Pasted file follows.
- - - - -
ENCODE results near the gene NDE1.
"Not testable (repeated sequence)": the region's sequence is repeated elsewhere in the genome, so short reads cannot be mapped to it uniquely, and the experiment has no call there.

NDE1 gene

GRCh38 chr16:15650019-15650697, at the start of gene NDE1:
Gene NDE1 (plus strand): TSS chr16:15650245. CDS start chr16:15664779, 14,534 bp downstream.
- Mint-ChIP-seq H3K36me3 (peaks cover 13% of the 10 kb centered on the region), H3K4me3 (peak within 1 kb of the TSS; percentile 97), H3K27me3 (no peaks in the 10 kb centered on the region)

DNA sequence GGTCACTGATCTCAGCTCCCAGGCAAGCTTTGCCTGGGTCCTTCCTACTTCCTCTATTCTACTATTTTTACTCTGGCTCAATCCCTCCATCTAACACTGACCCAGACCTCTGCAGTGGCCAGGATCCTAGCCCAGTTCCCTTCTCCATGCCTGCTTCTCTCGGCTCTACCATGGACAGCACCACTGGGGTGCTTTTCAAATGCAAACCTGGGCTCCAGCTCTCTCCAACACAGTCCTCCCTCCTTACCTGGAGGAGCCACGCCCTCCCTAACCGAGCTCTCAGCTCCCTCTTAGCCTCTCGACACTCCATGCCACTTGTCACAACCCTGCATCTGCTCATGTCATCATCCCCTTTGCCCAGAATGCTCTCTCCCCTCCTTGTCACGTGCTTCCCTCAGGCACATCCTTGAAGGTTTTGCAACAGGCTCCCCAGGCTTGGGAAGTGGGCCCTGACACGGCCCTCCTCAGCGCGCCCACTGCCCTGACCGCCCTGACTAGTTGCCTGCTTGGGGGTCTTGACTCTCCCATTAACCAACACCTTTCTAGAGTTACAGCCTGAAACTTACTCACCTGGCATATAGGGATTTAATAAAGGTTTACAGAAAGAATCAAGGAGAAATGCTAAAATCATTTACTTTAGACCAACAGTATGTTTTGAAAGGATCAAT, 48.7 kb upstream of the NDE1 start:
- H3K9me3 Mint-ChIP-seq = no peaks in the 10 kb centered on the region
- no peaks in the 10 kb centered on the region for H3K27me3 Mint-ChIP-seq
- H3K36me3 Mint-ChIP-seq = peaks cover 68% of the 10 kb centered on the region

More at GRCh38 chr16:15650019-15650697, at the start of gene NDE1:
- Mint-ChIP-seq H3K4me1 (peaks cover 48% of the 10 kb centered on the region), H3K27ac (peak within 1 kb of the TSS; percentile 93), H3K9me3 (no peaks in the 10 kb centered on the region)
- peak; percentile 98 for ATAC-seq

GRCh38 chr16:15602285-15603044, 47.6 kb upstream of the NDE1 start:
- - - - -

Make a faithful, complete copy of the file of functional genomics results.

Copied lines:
ENCODE results near the gene NDE1.
"Not testable (repeated sequence)": the region's sequence is repeated elsewhere in the genome, so short reads cannot be mapped to it uniquely, and the experiment has no call there.

NDE1 gene

GRCh38 chr16:15650019-15650697, at the start of gene NDE1:
Gene NDE1 (plus strand): TSS chr16:15650245. CDS start chr16:15664779, 14,534 bp downstream.
- Mint-ChIP-seq H3K36me3 (peaks cover 13% of the 10 kb centered on the region), H3K4me3 (peak within 1 kb of the TSS; percentile 97), H3K27me3 (no peaks in the 10 kb centered on the region)

DNA sequence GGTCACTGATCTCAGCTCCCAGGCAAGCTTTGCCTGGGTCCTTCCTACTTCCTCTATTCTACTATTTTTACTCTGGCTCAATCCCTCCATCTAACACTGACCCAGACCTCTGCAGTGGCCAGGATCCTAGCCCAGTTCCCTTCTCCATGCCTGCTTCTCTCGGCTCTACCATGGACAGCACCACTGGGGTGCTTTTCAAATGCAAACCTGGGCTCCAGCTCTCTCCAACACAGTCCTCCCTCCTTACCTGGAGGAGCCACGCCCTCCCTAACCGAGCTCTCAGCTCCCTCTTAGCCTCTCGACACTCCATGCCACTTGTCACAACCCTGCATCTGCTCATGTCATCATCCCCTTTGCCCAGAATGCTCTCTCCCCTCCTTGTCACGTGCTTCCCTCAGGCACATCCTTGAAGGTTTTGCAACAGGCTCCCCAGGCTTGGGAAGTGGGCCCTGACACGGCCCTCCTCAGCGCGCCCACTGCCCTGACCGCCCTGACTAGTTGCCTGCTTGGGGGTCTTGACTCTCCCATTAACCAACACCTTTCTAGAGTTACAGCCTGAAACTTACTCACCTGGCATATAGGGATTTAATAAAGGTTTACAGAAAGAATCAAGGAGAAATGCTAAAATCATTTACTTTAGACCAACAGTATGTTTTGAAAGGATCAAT, 48.7 kb upstream of the NDE1 start:
- H3K9me3 Mint-ChIP-seq = no peaks in the 10 kb centered on the region
- no peaks in the 10 kb centered on the region for H3K27me3 Mint-ChIP-seq
- H3K36me3 Mint-ChIP-seq = peaks cover 68% of the 10 kb centered on the region

More at GRCh38 chr16:15650019-15650697, at the start of gene NDE1:
- Mint-ChIP-seq H3K4me1 (peaks cover 48% of the 10 kb centered on the region), H3K27ac (peak within 1 kb of the TSS; percentile 93), H3K9me3 (no peaks in the 10 kb centered on the region)
- peak; percentile 98 for ATAC-seq

GRCh38 chr16:15602285-15603044, 47.6 kb upstream of the NDE1 start: